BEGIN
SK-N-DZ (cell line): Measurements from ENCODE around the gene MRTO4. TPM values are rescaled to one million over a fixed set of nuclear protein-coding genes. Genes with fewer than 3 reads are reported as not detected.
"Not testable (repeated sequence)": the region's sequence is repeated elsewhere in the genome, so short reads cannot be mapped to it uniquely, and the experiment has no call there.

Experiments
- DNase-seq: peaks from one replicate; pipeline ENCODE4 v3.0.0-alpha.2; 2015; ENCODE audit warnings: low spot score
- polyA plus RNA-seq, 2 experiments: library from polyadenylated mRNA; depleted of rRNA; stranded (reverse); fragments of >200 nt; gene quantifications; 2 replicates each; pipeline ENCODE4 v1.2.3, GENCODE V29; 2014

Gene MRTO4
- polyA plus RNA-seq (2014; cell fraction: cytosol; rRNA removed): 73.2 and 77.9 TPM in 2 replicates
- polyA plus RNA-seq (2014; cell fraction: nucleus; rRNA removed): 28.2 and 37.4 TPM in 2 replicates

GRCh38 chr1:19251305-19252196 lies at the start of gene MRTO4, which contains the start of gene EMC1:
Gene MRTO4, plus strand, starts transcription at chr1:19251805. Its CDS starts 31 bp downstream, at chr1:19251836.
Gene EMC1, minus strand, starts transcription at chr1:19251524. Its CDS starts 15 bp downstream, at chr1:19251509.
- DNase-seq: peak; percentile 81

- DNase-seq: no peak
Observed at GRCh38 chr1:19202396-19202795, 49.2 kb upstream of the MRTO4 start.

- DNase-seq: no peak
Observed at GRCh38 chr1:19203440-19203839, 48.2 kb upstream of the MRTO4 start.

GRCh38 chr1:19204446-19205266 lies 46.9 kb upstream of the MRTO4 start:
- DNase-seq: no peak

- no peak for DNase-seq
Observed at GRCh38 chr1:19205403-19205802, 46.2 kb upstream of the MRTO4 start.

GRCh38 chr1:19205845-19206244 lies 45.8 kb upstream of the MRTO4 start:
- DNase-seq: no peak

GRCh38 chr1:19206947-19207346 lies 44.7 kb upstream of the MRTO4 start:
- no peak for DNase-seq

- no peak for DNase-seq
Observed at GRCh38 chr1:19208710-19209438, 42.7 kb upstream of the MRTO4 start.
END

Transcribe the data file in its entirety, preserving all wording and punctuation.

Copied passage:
SK-N-DZ (cell line): Measurements from ENCODE around the gene MRTO4. TPM values are rescaled to one million over a fixed set of nuclear protein-coding genes. Genes with fewer than 3 reads are reported as not detected.
"Not testable (repeated sequence)": the region's sequence is repeated elsewhere in the genome, so short reads cannot be mapped to it uniquely, and the experiment has no call there.

Experiments
- DNase-seq: peaks from one replicate; pipeline ENCODE4 v3.0.0-alpha.2; 2015; ENCODE audit warnings: low spot score
- polyA plus RNA-seq, 2 experiments: library from polyadenylated mRNA; depleted of rRNA; stranded (reverse); fragments of >200 nt; gene quantifications; 2 replicates each; pipeline ENCODE4 v1.2.3, GENCODE V29; 2014

Gene MRTO4
- polyA plus RNA-seq (2014; cell fraction: cytosol; rRNA removed): 73.2 and 77.9 TPM in 2 replicates
- polyA plus RNA-seq (2014; cell fraction: nucleus; rRNA removed): 28.2 and 37.4 TPM in 2 replicates

GRCh38 chr1:19251305-19252196 lies at the start of gene MRTO4, which contains the start of gene EMC1:
Gene MRTO4, plus strand, starts transcription at chr1:19251805. Its CDS starts 31 bp downstream, at chr1:19251836.
Gene EMC1, minus strand, starts transcription at chr1:19251524. Its CDS starts 15 bp downstream, at chr1:19251509.
- DNase-seq: peak; percentile 81

- DNase-seq: no peak
Observed at GRCh38 chr1:19202396-19202795, 49.2 kb upstream of the MRTO4 start.

- DNase-seq: no peak
Observed at GRCh38 chr1:19203440-19203839, 48.2 kb upstream of the MRTO4 start.

GRCh38 chr1:19204446-19205266 lies 46.9 kb upstream of the MRTO4 start:
- DNase-seq: no peak

- no peak for DNase-seq
Observed at GRCh38 chr1:19205403-19205802, 46.2 kb upstream of the MRTO4 start.

GRCh38 chr1:19205845-19206244 lies 45.8 kb upstream of the MRTO4 start:
- DNase-seq: no peak

GRCh38 chr1:19206947-19207346 lies 44.7 kb upstream of the MRTO4 start:
- no peak for DNase-seq

- no peak for DNase-seq
Observed at GRCh38 chr1:19208710-19209438, 42.7 kb upstream of the MRTO4 start.